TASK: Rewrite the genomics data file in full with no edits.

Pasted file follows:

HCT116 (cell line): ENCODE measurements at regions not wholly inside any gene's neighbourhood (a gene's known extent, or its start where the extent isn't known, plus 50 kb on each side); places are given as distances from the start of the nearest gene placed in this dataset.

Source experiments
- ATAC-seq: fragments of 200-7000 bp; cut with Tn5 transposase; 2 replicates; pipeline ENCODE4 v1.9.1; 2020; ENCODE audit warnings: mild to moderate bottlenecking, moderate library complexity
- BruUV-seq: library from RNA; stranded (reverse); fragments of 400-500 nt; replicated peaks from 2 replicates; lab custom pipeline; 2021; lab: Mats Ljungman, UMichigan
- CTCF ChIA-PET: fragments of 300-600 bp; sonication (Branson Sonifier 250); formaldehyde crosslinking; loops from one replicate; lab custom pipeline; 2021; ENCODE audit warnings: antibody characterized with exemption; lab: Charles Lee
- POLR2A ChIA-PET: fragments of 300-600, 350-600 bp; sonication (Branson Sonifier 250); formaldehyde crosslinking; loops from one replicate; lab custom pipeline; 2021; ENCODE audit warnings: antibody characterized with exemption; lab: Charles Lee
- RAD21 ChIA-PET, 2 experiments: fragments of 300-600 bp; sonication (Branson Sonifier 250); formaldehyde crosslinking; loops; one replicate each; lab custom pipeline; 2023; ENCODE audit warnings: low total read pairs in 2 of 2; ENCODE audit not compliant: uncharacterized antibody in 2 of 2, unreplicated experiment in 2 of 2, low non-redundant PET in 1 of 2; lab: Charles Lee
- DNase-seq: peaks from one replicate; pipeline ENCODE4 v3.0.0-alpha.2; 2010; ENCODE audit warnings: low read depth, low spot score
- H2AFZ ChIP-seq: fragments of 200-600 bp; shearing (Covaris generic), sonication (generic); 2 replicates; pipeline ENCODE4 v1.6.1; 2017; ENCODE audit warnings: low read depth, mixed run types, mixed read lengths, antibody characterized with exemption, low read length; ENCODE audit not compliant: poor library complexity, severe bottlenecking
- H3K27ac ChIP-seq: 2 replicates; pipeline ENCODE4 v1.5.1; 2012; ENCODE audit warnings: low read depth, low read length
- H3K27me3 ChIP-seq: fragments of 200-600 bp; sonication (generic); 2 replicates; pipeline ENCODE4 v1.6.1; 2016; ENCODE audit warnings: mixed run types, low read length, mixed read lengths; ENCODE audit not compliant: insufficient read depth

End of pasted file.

HCT116 (cell line): ENCODE measurements at regions not wholly inside any gene's neighbourhood (a gene's known extent, or its start where the extent isn't known, plus 50 kb on each side); places are given as distances from the start of the nearest gene placed in this dataset.

Source experiments
- ATAC-seq: fragments of 200-7000 bp; cut with Tn5 transposase; 2 replicates; pipeline ENCODE4 v1.9.1; 2020; ENCODE audit warnings: mild to moderate bottlenecking, moderate library complexity
- BruUV-seq: library from RNA; stranded (reverse); fragments of 400-500 nt; replicated peaks from 2 replicates; lab custom pipeline; 2021; lab: Mats Ljungman, UMichigan
- CTCF ChIA-PET: fragments of 300-600 bp; sonication (Branson Sonifier 250); formaldehyde crosslinking; loops from one replicate; lab custom pipeline; 2021; ENCODE audit warnings: antibody characterized with exemption; lab: Charles Lee
- POLR2A ChIA-PET: fragments of 300-600, 350-600 bp; sonication (Branson Sonifier 250); formaldehyde crosslinking; loops from one replicate; lab custom pipeline; 2021; ENCODE audit warnings: antibody characterized with exemption; lab: Charles Lee
- RAD21 ChIA-PET, 2 experiments: fragments of 300-600 bp; sonication (Branson Sonifier 250); formaldehyde crosslinking; loops; one replicate each; lab custom pipeline; 2023; ENCODE audit warnings: low total read pairs in 2 of 2; ENCODE audit not compliant: uncharacterized antibody in 2 of 2, unreplicated experiment in 2 of 2, low non-redundant PET in 1 of 2; lab: Charles Lee
- DNase-seq: peaks from one replicate; pipeline ENCODE4 v3.0.0-alpha.2; 2010; ENCODE audit warnings: low read depth, low spot score
- H2AFZ ChIP-seq: fragments of 200-600 bp; shearing (Covaris generic), sonication (generic); 2 replicates; pipeline ENCODE4 v1.6.1; 2017; ENCODE audit warnings: low read depth, mixed run types, mixed read lengths, antibody characterized with exemption, low read length; ENCODE audit not compliant: poor library complexity, severe bottlenecking
- H3K27ac ChIP-seq: 2 replicates; pipeline ENCODE4 v1.5.1; 2012; ENCODE audit warnings: low read depth, low read length
- H3K27me3 ChIP-seq: fragments of 200-600 bp; sonication (generic); 2 replicates; pipeline ENCODE4 v1.6.1; 2016; ENCODE audit warnings: mixed run types, low read length, mixed read lengths; ENCODE audit not compliant: insufficient read depth